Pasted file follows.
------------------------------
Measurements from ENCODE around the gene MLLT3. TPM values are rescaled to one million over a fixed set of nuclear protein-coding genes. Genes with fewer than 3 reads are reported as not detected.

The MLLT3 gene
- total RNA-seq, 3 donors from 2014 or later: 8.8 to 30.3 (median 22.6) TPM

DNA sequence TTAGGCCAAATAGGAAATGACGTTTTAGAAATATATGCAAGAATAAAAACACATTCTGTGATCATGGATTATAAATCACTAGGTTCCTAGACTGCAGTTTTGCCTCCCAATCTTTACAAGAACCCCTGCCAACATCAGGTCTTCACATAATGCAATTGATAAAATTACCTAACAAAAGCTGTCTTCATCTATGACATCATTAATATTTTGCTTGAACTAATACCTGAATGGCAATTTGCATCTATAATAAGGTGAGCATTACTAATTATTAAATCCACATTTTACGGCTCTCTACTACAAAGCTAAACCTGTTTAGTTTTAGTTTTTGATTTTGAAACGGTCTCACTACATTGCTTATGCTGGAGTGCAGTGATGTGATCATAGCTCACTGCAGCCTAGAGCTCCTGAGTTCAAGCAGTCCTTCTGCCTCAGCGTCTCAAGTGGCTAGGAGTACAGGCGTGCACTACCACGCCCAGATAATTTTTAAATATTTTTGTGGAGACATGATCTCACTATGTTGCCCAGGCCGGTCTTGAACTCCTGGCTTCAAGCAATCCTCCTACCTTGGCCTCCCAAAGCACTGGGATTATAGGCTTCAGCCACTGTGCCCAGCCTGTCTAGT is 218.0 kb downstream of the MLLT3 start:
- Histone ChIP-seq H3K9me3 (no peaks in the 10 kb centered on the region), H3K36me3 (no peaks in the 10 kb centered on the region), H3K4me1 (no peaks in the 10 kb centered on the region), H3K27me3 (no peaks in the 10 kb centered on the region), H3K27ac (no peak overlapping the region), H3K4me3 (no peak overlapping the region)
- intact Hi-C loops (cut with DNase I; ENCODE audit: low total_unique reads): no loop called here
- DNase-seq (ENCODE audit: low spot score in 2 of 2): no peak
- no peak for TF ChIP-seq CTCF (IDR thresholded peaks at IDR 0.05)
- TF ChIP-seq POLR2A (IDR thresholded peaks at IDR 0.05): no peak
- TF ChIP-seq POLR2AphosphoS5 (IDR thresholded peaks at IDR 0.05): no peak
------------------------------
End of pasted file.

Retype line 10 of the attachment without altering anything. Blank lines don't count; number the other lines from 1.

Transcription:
- TF ChIP-seq POLR2AphosphoS5 (IDR thresholded peaks at IDR 0.05): no peak